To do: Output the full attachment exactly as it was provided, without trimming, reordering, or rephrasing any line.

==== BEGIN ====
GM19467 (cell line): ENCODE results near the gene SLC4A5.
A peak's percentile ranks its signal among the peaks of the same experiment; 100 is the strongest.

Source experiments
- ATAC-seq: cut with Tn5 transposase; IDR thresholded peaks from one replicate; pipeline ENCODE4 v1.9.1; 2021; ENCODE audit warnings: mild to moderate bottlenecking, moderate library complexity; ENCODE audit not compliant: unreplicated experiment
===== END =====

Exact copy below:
GM19467 (cell line): ENCODE results near the gene SLC4A5.
A peak's percentile ranks its signal among the peaks of the same experiment; 100 is the strongest.

Source experiments
- ATAC-seq: cut with Tn5 transposase; IDR thresholded peaks from one replicate; pipeline ENCODE4 v1.9.1; 2021; ENCODE audit warnings: mild to moderate bottlenecking, moderate library complexity; ENCODE audit not compliant: unreplicated experiment